After The Final Cut, the band members went their separate ways, each releasing solo albums, until 1987, when Gilmour and Mason began to revive the band. A bitter legal dispute with Roger Waters (who left the band in 1985, or claimed he dissolved it) ensued, but Gilmour and Mason were upheld in their contention that they had the legal right to continue as Pink Floyd (Waters, however, gained the rights to some traditional Pink Floyd imagery, including most of The Wall props and characters and all of the rights to The Final Cut). The band under Gilmour returned to the studio with producer Bob Ezrin. Richard Wright re-joined during the recording sessions of A Momentary Lapse of Reason (UK #3/US #3) first as a session musician, paid a weekly salary, and later reinstated as a full-fledged member of the band for the 1994 release of The Division Bell (UK #1/US #1) and its subsequent tour, which was promoted by legendary Canadian concert impressario Michael Cohl and became the highest-grossing tour in rock history to that date.

Roger Waters is rejoining Pink Floyd to perform for Live 8 on 2nd July 2005, the first performance of the full quartet since 1981. All of the members of Pink Floyd have released solo albums which have met with varying degrees of commercial and critical success. Waters’ Amused to Death was the most praised of these albums, though it was met with mixed reviews.

Pink Floyd are renowned for their lavish stage shows, combining over-the-top visual experiences with their music to create a show in which the artists themselves are almost secondary. In their early days, Pink Floyd were among the first bands to use a dedicated traveling light show in conjunction with their performances, projecting slides, film clips, and psychedelic patterns onto a large circular screen (dubbed “Mr. Screen”). Later, additional special effects were added to the show, including lasers, pyrotechnics, and oversized balloons, notably a giant pig balloon which floated over the audience during performances of “Pigs” from the Animals album.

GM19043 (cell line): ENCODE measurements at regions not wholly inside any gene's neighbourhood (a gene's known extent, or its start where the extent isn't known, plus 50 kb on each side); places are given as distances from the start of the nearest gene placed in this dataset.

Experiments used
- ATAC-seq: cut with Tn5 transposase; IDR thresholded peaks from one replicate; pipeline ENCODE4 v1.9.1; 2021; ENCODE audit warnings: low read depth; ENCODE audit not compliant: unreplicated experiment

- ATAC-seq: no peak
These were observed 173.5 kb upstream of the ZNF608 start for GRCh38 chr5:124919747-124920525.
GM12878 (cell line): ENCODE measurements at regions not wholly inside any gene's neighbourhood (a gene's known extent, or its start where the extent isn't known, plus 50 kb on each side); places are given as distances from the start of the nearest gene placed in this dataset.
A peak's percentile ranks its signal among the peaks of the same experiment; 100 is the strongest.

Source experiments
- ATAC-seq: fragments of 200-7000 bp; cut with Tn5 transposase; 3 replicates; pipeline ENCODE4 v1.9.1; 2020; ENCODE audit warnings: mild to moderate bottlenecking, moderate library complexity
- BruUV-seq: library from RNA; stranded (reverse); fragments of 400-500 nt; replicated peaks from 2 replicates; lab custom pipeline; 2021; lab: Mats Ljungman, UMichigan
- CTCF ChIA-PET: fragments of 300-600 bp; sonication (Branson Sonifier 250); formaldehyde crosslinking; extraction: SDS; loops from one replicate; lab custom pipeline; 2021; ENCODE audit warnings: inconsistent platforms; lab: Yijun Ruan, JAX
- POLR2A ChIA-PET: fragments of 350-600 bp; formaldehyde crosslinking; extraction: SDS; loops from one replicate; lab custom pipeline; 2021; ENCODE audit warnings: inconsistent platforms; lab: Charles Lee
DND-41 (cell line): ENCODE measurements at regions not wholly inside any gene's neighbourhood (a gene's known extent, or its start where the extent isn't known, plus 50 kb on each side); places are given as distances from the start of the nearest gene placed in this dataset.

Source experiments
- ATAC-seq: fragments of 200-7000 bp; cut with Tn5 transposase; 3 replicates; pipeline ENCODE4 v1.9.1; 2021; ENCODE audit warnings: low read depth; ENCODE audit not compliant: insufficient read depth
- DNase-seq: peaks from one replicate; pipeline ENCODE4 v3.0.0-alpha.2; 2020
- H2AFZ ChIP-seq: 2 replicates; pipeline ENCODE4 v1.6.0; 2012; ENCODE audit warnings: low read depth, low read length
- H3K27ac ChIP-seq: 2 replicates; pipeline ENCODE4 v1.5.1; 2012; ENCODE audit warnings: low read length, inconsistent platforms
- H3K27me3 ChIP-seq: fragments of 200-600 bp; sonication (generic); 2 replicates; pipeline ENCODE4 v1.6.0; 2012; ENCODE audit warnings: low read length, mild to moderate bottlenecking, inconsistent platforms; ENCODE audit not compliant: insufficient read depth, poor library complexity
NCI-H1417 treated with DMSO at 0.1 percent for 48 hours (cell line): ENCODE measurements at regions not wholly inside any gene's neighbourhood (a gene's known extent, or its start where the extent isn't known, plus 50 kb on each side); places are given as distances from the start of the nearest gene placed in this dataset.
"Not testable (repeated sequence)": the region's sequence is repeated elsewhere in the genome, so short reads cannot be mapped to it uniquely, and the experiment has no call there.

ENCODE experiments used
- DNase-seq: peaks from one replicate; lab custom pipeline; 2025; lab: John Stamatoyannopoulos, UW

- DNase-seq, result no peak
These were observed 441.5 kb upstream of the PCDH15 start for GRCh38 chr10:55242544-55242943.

Pink Floyd mounted their most elaborate stage show in conjunction with the tour of The Wall, in which a band of session musicians played the first song, wearing rubber face masks (proving successfully that the members of the band were not known for their individual personalities). Later in the show, a huge wall was built between the audience and the band, being demolished, explosively, as the finale. This show was re-created (by Waters) and a number of guest artists (including Bryan Adams, The Scorpions, and Van Morrison) assembled around Roger Waters in 1990 amid the ruins of the Berlin Wall. The lavish stage shows were also the basis for Douglas Adams’ fictional rock group “Disaster Area” (creators of the loudest noise in the universe, and making use of solar-flares in their stage show) in The Hitchhiker’s Guide to the Galaxy series. Douglas Adams was a personal friend of David Gilmour and made a one-off guest appearance, on guitar, on the Division Bell tour (October 28, 1994).

Pink Floyd have not released any new studio material since 1994’s The Division Bell, and there is no sign of new material. The only band activity since The Division Bell has been the 1995 live album P*U*L*S*E; a live recording of The Wall, compiled from their 1980 and 1981 concerts, titled Is There Anybody Out There? The Wall Live 2000; a two-disc set of their greatest hits called Echoes, in 2001; the 30th Anniversary reissue of Dark Side of the Moon (2003); and a re-release of The Final Cut with the single “When the Tigers Broke Free” added (2004). Because the band members have gone on to work on various projects (drummer Nick Mason has written a book on his days with the band named “Inside Out: A Personal History of Pink Floyd”), and because of the death of longtime manager Steve O’ Rourke on October 30, 2003, the future of the band is uncertain.